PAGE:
[Still] Weeping with Those Who Weep: A Response to Charlottesville

I know, I know. Charlottesville isn’t the headline anymore. There’s been a hurricane. There have been more reasons to weep.

More things to heal from.

But open displays of hate mean something different from what hurricanes mean. I worry that we will try to sweep it all under the carpet (again) too quickly.

Charlottesville happened while I was teaching Bible for two weeks at a dance school in Canada’s capital city. I watched excerpts and cried. Grieved. But didn’t know how to respond.

Honestly, I am still working out how to respond. But one thing I did do: I asked for the response of others.

Monique Jennings is a friend of mine. She also happens to be my executive assistant, and if you’ve ever emailed me, you’ve probably interacted with her. She’s a deeply compassionate woman of faith, and I’m honoured to work with her. Also, she’s African-American.

She wrote a response for me, and I promised to share it. Here it is.


Still Weeping with Those Who Weep


“ Lately my prayers have sounded a lot like, “Jesus when you come back, can you just tell them one thing? Tell them how you made us too. Tell them how you created us just the same. Tell them how we are not taking up anymore space than we were created to.”

The words above were penned by Arielle Estoria but last week her prayer became my prayer.  I prayed after watching a video a friend of mine put together explaining, as best as she could, the emotions that bombarded her heart as she tried to push away the reality of what was happening in Charlottesville.

Honestly, sometimes pushing away is easier. There is the fear that words will fall on deaf ears and tears will be left to hit the floor.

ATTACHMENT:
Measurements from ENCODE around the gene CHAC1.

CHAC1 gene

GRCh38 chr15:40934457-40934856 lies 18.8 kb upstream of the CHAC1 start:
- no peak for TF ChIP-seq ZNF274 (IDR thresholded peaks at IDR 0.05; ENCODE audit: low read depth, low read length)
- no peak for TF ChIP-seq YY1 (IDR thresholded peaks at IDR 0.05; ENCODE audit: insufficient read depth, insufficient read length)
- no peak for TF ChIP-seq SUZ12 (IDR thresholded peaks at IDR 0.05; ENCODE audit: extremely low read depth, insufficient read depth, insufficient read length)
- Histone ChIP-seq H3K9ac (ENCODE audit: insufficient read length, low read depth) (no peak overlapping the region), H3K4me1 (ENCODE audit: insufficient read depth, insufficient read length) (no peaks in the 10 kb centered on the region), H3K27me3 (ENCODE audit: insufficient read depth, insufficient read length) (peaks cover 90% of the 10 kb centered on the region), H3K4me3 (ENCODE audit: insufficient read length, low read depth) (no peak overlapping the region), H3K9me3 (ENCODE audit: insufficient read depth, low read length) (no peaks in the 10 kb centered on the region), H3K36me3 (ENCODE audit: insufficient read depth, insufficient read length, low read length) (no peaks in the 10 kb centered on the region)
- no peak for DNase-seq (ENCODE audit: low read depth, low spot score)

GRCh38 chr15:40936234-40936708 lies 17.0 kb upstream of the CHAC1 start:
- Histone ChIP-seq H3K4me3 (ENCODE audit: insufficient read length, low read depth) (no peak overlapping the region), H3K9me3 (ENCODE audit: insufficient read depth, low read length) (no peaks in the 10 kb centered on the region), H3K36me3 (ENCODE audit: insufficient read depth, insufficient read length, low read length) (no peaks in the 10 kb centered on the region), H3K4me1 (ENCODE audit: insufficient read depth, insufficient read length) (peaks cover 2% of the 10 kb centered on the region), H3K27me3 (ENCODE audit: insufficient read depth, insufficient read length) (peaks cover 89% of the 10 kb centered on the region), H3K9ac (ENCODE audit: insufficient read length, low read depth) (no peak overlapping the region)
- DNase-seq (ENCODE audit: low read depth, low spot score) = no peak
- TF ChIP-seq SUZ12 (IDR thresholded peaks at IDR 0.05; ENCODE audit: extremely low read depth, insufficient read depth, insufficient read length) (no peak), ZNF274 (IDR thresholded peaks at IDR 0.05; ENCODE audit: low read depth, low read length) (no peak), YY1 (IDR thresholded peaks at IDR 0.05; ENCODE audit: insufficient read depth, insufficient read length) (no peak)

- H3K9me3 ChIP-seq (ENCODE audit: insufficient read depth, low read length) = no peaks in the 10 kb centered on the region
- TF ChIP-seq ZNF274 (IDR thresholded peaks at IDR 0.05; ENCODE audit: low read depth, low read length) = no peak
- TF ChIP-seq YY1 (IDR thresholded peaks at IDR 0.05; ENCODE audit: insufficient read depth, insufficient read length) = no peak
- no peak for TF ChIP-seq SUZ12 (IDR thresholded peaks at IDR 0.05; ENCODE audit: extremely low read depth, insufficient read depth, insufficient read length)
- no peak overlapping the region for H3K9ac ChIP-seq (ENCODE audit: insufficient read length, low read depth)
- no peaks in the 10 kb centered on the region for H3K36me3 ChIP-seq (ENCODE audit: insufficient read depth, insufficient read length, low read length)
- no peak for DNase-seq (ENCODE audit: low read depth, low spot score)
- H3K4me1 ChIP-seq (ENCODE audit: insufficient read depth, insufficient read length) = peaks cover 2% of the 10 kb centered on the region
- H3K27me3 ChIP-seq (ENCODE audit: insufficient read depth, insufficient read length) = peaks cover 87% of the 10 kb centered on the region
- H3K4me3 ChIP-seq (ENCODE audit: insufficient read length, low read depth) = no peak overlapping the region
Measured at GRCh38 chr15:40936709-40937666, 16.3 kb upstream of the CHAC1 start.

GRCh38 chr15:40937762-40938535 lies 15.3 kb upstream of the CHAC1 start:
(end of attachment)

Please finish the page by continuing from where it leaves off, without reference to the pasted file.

I remember thinking, as I watched tears roll down her face, both anger and sadness.  Sadness because we are sisters in Christ which means we are to bear each others burdens (Galatians 6:2), because she was clearly carrying a weighty burden.

And anger because I knew there would be many who would watch her video and wouldn’t respond with empathy; sadly her burden would be considered invalid and exaggerated.

We all have different experiences, and your experience may be completely different than my experience, or my friend’s experience.  But we all have felt warm tears rush down our faces. Most of us, if not all of us, have felt isolated in pain, misunderstood, unaccepted or less than.

Imagine for just a moment–or you may not have to imagine, because you may have experienced this before–but either way just journey with me. Imagine sitting  with both dried and fresh tears on your face, nursing an aching heart, and those who you expect to comfort you, turn their heads.

This is what many African Americans experience when they cry out for justice or even just an acknowledgement that there is a need for justice.

Can I offer you, from a place of love, a tidbit of advice? Please, don’t meet our tears with reasons why our feelings aren’t valid.  Don’t give us reasons as to why we shouldn’t feel the way we feel.

Sit with us, weep with us and hear us. We are pursuing love, hoping to find it in you; this world has met us with enough animosity and rejection.

For those who have listened, who have cried with us, prayed for us and loved on us, thank you. You have no idea how much you reflecting the heart of God in this area has helped. You are a breath of fresh air and you are appreciated.

If you’d like to hear what my friend had to say, you can watch here.  Her emotion is strong. Her expression comes both from a place of frustration and love, as do my words here to you.

And if you have read this far, thank you. Thank you so much for hearing me.

Pray for Charlottesville.  Pray for our Nation. Pray for those hurting. The headlines have passed but the grieved hearts have not. Pray for those with anger and hate in their hearts and pray and ask God what action He would have you to take.

Be open, you’d be surprised how much of an impact you can make with a gesture as simple as sitting over a cup of coffee or tea, listening and learning of someone who looks and lives differently than you.

We all have stories, every single person on earth. Stories worth being told. Some of us just don’t know that there is someone out there who cares enough to listen.

Be a gift to someone. Show that you care. It probably won’t cost you much more than your time and your comfort.


Monique Bio Pic

Monique Jennings was born and raise in California and now resides in Texas. She is a graduate of Dallas Theological Seminary, aunt to four beautiful girls and a self-claimed foodie. She enjoys a great book, good conversation and a competitive basketball game in her free time.







* Post Photo by Annie Spratt on Unsplash







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